Marion Atwater had overcome a whole
host of obstacles to become the mayor of Seattle. He was the
first black mayor in the citys history, which even in
this day and age was no small feat. He had come up, not through
the ranks of lawyers or self-made entrepreneurs, but as a
university professor at the Dub. Above all, he had done it
with the lame-ass name Marion.
It surprised him, when he started,
how little time he got to actually spend in the city he governed.
Visits to neighboring major cities, conferences, speeches,
fact-finding missions. There were times he resembled all those
virtual employees that infested the coffee shops and diners
and parks all over town. Virtual Mayor Atwater. Thats
what he felt like most of the time.
But today, today was different. Sea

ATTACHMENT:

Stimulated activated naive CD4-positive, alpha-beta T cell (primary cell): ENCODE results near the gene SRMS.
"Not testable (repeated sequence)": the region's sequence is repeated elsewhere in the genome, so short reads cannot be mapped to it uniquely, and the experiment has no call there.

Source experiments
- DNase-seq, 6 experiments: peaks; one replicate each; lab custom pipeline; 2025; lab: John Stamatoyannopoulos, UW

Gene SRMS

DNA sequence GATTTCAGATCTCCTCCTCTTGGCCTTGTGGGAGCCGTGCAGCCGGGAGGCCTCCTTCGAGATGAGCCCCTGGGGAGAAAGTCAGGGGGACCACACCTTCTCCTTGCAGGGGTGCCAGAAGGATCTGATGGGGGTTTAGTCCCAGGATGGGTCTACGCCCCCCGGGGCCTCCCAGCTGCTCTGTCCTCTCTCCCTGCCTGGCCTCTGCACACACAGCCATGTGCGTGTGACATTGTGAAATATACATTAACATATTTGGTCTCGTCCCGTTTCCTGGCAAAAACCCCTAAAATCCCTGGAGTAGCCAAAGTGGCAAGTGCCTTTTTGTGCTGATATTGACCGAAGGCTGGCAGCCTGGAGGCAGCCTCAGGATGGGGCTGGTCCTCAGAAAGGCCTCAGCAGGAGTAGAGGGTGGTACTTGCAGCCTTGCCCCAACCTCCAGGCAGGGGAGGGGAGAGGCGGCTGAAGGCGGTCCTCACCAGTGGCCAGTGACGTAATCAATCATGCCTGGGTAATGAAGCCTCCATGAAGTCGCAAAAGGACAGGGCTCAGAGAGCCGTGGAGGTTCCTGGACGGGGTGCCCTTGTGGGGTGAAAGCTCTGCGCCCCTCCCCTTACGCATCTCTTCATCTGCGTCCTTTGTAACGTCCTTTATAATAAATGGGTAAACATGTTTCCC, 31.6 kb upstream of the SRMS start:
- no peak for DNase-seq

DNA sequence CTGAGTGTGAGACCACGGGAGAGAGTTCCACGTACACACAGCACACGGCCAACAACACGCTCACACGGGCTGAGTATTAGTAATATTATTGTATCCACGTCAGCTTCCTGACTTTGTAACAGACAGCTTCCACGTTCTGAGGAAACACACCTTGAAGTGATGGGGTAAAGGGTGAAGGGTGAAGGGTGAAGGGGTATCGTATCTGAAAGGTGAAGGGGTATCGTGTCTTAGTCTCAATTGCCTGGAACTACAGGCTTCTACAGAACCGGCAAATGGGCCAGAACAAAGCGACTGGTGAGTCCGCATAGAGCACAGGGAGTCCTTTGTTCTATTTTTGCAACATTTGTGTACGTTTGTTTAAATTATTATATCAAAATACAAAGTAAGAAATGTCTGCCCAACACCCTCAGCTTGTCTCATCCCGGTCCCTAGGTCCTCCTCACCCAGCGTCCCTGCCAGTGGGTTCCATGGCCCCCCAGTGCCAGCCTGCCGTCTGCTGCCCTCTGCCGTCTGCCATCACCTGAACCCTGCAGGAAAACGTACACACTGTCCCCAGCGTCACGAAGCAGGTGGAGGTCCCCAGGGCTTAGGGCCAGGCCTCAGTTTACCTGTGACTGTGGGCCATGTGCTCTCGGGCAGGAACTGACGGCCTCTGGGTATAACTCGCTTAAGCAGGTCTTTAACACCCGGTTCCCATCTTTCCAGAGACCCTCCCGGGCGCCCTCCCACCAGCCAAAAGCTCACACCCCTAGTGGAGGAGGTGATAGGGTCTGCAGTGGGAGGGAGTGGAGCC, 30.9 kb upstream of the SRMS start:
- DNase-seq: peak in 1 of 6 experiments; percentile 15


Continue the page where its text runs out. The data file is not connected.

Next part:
Fair was an institution, one that pretty much every Seattleite
bought into in one way or another. He couldnt not
be in town this weekend. In fact, he was up in the citys
most enduring landmark, so retro it was cool again, the Space
Needle. Today he hosted a special luncheon. Half the observatory
level was cordoned off for the influential and powerful members
of Seattles elite to have a nice meal, while looking
out at the nearly cloudless and fantastically beautiful day.
As the host, Marion got to spend precious
little time eating, instead wandering from table to table
to shake hands and make small talk. He would never admit it
in an interview or even to his aides, but this was a part
of the job he actually liked. In a profession that was all
about people-people, Marion Atwater had perfected the skill
of small talk. More than one pundit commented on it, since
no one expected an English Lit professor to be able to connect
with anyone who hadnt written a scholarly treatise on
the works of James Joyce.
As chance would have it, Marion was
speaking with the man in the room when he was interrupted.